In his fa­ther’s foot­steps

Joel Plas­kett’s dad had an early hand in spark­ing son’s in­ter­est in mu­sic

Cape Breton Post - - ARTS/ENTERTAINMENT - BY ALY THOM­SON THE CANA­DIAN PRESS

More than 30 years ago in the pic­turesque fish­ing town of Lunen­burg, N.S., a young Joel Plas­kett would sift through his fa­ther’s record col­lec­tion and watch him play gui­tar with a keen eye.

Bill Plas­kett — a Bri­tish im­mi­grant who plucked strings at Mar­itime kitchen par­ties and cof­fee houses in the 1990s — had an early hand in kin­dling his son’s mu­si­cal cu­riosi­ties, a call­ing that would thrust him through an en­dur­ing ca­reer as a cel­e­brated Nova Sco­tia artist.

Af­ter years of float­ing the idea, the fa­ther-son duo have col­lab­o­rated on an al­bum for the first time —“Sol­i­dar­ity’’_ a record that’s firmly rooted in Bill’s English folk in­flu­ences, but still up­holds Joel’s sig­na­ture rock swag­ger.

“I think the clock was tick­ing for us to make a record to­gether,’’ said the younger Plas­kett, sit­ting leg-over-leg on a tufted brown leather sofa in his Dart­mouth, N.S., record­ing stu­dio.

“It was fun to try and make the al­bum work where it sort of told our in­di­vid­ual sto­ries in small frag­ments, and our col­lec­tive sto­ries to­gether. That to me was the fun of it and also the chal­lenge. It was not as easy as I an­tic­i­pated it to be.’’

The al­bum’s track list is a patch­work of their re­spec­tive un­used song­writ­ing ma­te­rial. But within the vast reper­toire is a clear through-line: a vo­cal and in­stru­men­tal dance be­tween two gen­er­a­tions of Plas­ketts.

Some of the songs date back decades.

“I found th­ese tapes of dad singing all th­ese orig­i­nal songs and as a teenager I would lis­ten to them,’’ said Joel, his shoul­der­length brown hair tucked be­hind his ears.

“So I went back to a few of those tapes and would say, ‘Hey, what about this one,’ or ‘Why don’t we sand the edges off that one’.’’

The 11-track al­bum opens with the grip­ping “Dragonfly’’ — a def­i­nite merg­ing of the two Plas­kett’s dis­tinct styles.

The in­spi­ra­tion for the tune came from a para­nor­mal ex­pe­ri­ence. Af­ter sev­eral un­ex­plain­able oc­cur­rences at his stu­dio, Joel hired a medium to “clear a ghost out of the place.’’

“The day af­ter that, we found a dragonfly on the floor of the lobby in the stu­dio,’’ said Joel, whose stu­dio New Scot­land Yard also houses a store­front with a bar­ber shop, record store and cafe all shar­ing the space.

“I looked up drag­on­flies, and in cer­tain cul­tures, they kind of rep­re­sent spir­its that have moved on... and of course it can all be this long co­in­ci­dence, but I think I’m just start­ing to be­lieve much more and I’m feel­ing it more in my heart, the in­ter­con­nec­tive­ness of ev­ery­thing.’’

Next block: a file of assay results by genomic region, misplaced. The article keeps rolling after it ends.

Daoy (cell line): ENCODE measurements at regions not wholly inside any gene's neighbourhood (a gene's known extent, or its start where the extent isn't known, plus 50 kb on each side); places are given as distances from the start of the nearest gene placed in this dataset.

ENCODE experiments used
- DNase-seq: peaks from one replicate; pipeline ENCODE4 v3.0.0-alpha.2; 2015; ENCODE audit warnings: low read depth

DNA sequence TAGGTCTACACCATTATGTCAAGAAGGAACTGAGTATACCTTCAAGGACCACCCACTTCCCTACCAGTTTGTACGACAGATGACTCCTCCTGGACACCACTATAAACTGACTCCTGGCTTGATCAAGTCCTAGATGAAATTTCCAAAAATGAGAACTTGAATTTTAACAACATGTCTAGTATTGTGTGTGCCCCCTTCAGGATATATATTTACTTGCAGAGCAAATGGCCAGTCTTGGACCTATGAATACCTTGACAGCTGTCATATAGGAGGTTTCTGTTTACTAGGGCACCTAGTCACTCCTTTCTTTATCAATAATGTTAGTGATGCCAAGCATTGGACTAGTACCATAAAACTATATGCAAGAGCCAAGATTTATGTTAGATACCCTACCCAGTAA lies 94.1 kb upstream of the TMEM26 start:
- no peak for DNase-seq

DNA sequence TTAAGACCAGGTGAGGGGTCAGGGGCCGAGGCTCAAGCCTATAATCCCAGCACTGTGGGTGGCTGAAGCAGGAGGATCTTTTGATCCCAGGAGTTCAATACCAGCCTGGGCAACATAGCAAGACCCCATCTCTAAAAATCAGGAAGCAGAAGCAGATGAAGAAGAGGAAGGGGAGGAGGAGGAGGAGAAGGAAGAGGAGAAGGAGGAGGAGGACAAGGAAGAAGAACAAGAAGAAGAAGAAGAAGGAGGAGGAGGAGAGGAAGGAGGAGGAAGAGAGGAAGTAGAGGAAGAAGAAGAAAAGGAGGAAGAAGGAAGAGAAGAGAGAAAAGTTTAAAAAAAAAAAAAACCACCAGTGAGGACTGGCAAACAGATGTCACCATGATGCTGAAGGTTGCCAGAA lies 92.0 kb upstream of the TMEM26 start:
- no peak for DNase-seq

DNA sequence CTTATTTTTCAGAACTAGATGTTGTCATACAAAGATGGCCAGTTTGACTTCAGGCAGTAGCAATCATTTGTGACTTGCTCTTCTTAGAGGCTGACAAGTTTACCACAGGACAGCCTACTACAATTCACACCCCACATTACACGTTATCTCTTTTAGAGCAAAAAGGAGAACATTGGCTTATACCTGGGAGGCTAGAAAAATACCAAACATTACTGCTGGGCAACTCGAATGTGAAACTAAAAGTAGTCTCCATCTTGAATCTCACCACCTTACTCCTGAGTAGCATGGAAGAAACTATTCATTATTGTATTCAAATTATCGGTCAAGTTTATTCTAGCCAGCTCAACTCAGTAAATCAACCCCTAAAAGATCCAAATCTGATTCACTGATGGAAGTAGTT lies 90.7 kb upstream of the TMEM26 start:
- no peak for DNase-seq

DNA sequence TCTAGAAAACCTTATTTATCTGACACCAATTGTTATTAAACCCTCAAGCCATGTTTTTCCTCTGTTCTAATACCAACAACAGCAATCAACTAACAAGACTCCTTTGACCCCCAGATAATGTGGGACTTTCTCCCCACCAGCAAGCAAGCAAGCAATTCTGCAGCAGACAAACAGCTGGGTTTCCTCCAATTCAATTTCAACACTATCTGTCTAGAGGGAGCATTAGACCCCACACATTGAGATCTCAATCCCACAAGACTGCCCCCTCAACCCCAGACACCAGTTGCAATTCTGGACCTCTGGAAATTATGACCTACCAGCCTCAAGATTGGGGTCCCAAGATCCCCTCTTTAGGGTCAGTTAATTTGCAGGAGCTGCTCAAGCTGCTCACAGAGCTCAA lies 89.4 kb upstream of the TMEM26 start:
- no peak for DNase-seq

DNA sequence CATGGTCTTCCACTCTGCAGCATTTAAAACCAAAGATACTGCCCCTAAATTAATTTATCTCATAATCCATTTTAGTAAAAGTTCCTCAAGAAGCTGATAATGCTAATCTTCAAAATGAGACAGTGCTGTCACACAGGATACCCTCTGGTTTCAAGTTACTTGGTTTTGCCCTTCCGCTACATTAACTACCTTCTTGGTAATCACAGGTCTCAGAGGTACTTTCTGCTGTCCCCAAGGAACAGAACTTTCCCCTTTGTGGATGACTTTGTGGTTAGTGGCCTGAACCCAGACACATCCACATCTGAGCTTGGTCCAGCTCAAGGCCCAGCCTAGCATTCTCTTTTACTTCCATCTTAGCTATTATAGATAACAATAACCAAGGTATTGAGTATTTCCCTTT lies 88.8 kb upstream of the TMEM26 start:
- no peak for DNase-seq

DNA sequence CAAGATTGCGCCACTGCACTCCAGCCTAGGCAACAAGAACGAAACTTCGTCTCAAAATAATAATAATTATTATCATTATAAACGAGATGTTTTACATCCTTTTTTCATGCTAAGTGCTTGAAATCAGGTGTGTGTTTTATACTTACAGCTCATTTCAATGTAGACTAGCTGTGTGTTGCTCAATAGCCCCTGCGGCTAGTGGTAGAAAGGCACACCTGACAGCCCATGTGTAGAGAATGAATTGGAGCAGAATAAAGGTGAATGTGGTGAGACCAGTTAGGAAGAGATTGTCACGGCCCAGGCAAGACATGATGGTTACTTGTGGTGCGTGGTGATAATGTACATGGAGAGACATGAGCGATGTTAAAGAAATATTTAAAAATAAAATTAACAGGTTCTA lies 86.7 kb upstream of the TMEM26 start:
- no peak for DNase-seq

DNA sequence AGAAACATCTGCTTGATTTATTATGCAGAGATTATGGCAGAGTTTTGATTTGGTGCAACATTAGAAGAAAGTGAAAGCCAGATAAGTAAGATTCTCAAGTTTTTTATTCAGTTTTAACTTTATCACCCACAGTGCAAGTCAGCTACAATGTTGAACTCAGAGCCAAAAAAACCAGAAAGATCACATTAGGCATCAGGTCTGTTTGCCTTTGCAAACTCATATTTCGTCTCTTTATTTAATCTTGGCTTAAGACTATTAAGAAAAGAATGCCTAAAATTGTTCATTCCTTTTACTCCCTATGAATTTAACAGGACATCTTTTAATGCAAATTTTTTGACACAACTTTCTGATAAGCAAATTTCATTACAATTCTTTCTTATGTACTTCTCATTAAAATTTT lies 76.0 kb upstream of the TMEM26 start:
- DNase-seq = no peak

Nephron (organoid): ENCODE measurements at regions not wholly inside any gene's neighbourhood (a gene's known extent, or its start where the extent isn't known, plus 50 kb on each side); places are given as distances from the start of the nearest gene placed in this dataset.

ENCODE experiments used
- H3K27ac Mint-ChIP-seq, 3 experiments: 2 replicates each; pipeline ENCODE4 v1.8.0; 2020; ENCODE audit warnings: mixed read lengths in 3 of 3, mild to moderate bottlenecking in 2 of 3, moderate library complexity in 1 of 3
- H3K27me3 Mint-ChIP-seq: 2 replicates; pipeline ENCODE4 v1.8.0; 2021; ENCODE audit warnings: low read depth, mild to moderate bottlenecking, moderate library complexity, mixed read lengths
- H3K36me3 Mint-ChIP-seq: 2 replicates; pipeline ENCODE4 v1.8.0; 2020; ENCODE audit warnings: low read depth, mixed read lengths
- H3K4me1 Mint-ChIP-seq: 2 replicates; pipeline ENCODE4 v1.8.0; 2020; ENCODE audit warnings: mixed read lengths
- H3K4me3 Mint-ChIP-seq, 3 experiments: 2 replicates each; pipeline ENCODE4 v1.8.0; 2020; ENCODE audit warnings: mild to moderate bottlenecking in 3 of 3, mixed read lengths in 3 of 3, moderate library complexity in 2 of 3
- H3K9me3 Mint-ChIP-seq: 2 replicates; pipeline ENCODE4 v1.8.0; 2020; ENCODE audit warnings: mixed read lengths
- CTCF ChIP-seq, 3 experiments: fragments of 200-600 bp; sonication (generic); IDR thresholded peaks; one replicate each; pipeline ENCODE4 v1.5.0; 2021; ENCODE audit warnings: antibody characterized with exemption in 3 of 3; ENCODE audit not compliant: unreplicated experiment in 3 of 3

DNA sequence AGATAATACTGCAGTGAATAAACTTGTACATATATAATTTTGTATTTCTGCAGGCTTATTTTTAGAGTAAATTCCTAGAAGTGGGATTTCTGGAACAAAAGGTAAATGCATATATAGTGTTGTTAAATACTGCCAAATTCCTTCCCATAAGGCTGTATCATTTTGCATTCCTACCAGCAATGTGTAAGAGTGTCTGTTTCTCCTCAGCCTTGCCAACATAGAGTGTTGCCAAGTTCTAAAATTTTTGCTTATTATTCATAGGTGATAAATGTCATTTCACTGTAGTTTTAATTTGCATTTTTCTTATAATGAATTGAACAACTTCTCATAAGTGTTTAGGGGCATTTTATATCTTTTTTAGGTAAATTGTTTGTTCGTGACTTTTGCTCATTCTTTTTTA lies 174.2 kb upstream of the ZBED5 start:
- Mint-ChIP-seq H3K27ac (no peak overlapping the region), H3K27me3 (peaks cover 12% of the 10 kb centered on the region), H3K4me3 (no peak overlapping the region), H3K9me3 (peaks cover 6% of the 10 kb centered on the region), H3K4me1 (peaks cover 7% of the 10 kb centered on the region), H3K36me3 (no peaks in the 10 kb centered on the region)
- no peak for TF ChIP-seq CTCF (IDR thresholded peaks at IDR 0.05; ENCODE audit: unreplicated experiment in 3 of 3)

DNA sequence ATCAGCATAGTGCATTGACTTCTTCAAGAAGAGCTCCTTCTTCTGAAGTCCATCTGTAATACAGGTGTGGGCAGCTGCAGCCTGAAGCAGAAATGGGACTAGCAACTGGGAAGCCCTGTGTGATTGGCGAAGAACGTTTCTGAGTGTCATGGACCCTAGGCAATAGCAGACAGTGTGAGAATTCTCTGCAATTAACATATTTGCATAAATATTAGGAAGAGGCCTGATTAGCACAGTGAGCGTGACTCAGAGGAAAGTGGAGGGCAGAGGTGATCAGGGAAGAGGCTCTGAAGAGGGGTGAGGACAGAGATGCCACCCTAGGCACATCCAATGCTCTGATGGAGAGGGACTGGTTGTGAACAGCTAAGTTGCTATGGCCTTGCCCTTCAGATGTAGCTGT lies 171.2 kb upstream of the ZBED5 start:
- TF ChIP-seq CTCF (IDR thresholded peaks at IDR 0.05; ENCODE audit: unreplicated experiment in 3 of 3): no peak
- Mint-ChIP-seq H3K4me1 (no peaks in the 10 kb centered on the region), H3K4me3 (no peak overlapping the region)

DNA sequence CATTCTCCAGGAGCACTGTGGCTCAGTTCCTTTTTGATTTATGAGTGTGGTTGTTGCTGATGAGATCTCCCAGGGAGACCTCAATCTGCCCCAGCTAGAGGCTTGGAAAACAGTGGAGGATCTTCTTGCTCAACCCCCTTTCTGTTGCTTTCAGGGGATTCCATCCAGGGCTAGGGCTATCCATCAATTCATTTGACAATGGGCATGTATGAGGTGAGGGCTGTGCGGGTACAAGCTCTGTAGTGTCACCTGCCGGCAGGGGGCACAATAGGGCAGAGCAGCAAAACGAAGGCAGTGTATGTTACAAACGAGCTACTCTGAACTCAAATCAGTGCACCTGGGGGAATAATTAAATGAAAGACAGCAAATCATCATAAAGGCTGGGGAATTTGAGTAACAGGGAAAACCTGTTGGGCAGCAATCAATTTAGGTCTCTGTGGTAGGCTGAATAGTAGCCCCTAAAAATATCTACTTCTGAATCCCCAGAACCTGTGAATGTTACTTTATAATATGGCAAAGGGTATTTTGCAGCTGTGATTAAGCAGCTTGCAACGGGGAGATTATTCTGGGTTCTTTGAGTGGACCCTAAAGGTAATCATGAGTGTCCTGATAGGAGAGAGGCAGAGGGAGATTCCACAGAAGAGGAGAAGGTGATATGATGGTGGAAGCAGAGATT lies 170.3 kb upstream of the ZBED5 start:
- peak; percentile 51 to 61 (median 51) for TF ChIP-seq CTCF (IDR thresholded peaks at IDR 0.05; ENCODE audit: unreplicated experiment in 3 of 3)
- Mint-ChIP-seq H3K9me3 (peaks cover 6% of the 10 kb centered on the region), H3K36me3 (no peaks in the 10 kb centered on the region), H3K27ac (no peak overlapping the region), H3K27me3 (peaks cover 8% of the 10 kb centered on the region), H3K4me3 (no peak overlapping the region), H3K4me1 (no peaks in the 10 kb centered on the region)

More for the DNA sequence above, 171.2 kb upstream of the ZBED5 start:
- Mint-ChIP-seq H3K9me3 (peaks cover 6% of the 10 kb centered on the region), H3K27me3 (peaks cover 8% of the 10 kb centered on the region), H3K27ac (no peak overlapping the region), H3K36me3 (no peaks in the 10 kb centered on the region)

On the lively “On Down The River,’’ Bill sings solo about his child­hood in Eng­land, sit­ting on the banks of the River Thames and fan­ta­siz­ing about one day leav­ing.

“I grew up in a hous­ing es­tate, with all the houses the same, and I kind of es­caped from that by go­ing down to the in­dus­trial banks of the Thames, with old rusty freighters leav­ing the port,’’ said the older Plas­kett in a bari­tone English ac­cent, clasp­ing a cof­fee mug next to his son on the couch.

“And so it was the no­tion of imag­in­ing your­self go­ing away, which I even­tu­ally did.’’

The al­bum was recorded last year dur­ing a time Joel found to be “re­ally tax­ing emo­tion­ally with what has been go­ing on in the world,’’ namely the Amer­i­can elec­tion.

“That was sort of there in the back­ground as this pres­sure, and with­out sound­ing too corny, the idea of play­ing mu­sic with your fam­ily and the idea of com­ing to­gether...’’ he said, trail­ing off and look­ing to­wards his fa­ther. “Right,’’ Bill af­firms, nod­ding. Al­though not overt, Joel said there are po­lit­i­cal un­der­tones on “Sol­i­dar­ity.’’ But he hopes the mu­sic can ex­ist out­side of the is­sues that di­vide so­ci­ety and serve as a peace­maker.

“The au­di­ence may dis­agree on a ton of things out there in the world, but when they come to­gether lik­ing mu­sic, or just be­ing in the room with mu­sic, that kind of can just go away for awhile,’’ said Joel, who has ad­vo­cated for lo­cal causes, in­clud­ing the fight to save a his­toric arts cen­tre in down­town Hal­i­fax.

“For me, that’s what I want it to do for me this year, to still re­main en­gaged in what I care about and to see if we can be in­volved in mak­ing the world a bet­ter place... but hav­ing it start on a fam­ily level and bring­ing that into a larger world with friends and fam­ily and au­di­ence and try­ing to do some­thing that feels good, even if you’re an­gry.’’

That sen­ti­ment is re­flected in the al­bum’s ti­tle track.

“Sol­i­dar­ity, we stand in sol­i­dar­ity. We’re weary but we’re ready - push­ing boul­ders up the hill. Let them have the tow­ers, the next blue sky is ours. We’re in this fight to win, and we will,’’ the pair har­mo­nize on the jaunty tune.

Joel and Bill are tak­ing “Sol­i­dar­ity’’ on a cross-Canada tour fol­low­ing its re­lease on Feb. 17,

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